VIDEO: Ben Needham police team 'optimistic' that excavation work will provide answers

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The police team investigating the disappearance of Sheffield toddler Ben Needham is optimistic that excavation work will provide answers.

Digging is now underway on the Greek island of Kos, with two sites to be excavated following a tip-off that Ben may have been accidentally buried there.

DI Jon Cousins briefs the media on the Greek island of Kos

DI Jon Cousins briefs the media on the Greek island of Kos

Ben was 21 months old when he vanished from outside a farmhouse his grandfather was renovating in July 1991.

The excavation work was planned following a tip-off that Ben may have been accidentally buried by a digger clearing a building plot close to where the youngster was last seen playing.

Material from the plot was moved to two sites on the island, which have now been cordoned off by South Yorkshire Police.

Senior investigating officer, Detective Inspector Jon Cousins, from South Yorkshire Police, said he is 'optimistic' the excavation work will provide answers.

He said the 19-strong search team expects to find 'hundreds' of bones during the dig, all of which will be analysed in laboratories once they are recovered.

But he refused to rule out that Ben may still be alive.

DI Cousins said: "I am continuously keeping an open mind - and still do - as to what happened to Ben in 1991.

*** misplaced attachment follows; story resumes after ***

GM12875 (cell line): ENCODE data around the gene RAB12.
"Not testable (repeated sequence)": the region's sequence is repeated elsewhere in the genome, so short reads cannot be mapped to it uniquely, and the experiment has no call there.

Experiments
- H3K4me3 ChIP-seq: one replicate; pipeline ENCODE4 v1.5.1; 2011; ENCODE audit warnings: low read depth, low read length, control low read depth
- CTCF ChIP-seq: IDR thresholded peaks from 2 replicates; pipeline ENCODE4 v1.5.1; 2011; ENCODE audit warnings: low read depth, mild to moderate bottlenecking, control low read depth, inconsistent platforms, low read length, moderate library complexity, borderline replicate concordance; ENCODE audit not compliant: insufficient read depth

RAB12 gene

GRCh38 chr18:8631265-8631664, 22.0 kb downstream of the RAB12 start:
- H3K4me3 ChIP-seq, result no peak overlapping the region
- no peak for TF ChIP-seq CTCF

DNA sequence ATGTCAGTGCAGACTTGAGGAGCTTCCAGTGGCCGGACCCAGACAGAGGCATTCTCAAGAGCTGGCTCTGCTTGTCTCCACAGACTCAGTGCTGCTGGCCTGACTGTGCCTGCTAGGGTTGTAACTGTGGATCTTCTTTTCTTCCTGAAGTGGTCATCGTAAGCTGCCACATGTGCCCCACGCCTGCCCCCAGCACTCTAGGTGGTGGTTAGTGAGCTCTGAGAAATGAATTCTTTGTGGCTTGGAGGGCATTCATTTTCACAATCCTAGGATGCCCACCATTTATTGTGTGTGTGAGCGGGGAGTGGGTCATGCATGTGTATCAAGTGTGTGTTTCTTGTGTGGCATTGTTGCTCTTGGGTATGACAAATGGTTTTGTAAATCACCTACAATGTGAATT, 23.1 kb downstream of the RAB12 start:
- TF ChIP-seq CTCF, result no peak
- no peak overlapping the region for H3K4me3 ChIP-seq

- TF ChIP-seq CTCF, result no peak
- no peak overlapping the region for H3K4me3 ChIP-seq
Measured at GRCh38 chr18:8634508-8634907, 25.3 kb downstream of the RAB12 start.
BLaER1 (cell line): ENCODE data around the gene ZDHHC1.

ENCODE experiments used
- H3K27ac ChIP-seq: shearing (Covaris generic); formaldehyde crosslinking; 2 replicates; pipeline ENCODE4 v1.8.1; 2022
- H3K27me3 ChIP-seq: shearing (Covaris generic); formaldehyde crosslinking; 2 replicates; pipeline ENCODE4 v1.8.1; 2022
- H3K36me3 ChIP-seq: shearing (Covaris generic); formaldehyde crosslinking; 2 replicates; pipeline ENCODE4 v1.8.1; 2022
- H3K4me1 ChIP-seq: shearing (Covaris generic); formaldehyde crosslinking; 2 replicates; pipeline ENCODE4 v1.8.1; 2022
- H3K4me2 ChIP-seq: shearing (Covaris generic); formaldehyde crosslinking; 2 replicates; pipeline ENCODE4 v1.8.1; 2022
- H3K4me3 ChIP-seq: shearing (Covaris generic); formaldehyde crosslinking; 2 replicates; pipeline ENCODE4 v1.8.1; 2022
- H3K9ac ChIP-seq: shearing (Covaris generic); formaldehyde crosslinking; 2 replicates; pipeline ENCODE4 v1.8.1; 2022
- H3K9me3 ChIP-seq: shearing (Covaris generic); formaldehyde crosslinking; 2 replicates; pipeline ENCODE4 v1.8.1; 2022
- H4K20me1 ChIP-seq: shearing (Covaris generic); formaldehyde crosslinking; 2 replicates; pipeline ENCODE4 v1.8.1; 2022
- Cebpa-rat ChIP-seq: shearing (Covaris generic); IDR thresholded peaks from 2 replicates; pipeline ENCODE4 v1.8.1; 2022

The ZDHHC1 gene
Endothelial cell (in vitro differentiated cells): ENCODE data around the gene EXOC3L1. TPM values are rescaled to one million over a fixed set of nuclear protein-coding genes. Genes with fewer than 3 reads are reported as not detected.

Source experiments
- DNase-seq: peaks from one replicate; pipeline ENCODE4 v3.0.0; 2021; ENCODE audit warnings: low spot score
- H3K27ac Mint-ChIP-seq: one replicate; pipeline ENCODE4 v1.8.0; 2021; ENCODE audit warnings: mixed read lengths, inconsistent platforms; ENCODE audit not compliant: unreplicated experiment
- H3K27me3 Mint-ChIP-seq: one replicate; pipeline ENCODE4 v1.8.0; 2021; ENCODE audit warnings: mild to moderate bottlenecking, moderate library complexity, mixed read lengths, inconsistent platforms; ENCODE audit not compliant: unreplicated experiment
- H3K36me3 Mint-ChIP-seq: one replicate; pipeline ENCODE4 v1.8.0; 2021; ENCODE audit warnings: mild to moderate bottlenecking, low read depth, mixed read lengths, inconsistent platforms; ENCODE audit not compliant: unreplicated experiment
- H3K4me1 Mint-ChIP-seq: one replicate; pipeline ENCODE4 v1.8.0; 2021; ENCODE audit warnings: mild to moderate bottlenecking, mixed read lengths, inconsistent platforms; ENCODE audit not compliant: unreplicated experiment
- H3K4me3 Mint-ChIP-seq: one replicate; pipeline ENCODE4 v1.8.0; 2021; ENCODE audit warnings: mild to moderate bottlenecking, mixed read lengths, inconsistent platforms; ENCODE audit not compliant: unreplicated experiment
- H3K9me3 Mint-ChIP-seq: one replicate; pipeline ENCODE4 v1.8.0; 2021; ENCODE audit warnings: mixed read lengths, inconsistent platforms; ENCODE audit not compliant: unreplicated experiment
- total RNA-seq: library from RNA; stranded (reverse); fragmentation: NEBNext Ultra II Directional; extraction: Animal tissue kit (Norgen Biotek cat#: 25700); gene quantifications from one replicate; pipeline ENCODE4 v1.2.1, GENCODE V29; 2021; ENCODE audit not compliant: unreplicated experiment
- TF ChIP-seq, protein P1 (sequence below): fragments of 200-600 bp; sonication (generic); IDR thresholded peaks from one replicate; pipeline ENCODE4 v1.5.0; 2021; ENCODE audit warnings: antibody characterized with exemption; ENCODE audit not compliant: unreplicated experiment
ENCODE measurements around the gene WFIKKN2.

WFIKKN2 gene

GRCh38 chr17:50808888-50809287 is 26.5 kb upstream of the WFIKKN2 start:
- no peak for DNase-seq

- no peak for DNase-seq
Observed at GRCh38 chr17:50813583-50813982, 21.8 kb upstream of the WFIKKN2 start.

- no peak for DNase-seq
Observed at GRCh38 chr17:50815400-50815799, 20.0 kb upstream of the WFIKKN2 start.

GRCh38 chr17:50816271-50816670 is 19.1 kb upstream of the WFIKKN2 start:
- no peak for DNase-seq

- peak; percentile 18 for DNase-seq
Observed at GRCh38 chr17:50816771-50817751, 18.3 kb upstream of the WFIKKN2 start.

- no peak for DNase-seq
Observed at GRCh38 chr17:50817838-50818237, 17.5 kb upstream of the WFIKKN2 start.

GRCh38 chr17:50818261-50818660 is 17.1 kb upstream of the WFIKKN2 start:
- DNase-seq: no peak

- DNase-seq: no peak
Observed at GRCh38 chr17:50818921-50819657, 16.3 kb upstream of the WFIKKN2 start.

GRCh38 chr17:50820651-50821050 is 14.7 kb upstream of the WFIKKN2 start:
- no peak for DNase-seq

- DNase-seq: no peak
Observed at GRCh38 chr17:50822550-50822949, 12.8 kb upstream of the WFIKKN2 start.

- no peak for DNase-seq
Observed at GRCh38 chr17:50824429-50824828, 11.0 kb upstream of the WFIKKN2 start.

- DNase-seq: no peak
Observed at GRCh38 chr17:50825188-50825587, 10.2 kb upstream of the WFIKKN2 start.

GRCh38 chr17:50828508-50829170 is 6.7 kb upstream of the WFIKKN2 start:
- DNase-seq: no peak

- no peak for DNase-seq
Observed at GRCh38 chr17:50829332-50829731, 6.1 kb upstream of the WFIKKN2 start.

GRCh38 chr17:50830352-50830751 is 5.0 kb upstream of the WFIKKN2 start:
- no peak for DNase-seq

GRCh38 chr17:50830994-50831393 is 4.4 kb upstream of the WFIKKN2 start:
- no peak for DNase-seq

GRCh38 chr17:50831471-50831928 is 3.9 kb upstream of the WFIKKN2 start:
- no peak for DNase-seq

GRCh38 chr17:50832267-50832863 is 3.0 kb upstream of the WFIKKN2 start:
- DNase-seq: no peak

"There are still some other live lines of inquiry of what might have happened to Ben.

"All of this has resulted in a lot of myth and legend that has gathered over 25 years as to what has happened to Ben. It has allowed us to pare back and find out the truth and fact. That is why we're here today.

"There are many lines of inquiry. I am keeping an open mind, but what I know at the moment with all the information we have, I've made the decision that it is necessary to do the work that we are going to be doing over the next week or so."

Asked if he expected to find answers, DI Cousins said: "I am optimistic about the search taking place."

He added: "Based on what we found out in 2012 when a search was done nearby, we will be finding many hundreds of bones, each of which will have to be carefully looked at.

"Work will continue tirelessly once work has been assessed."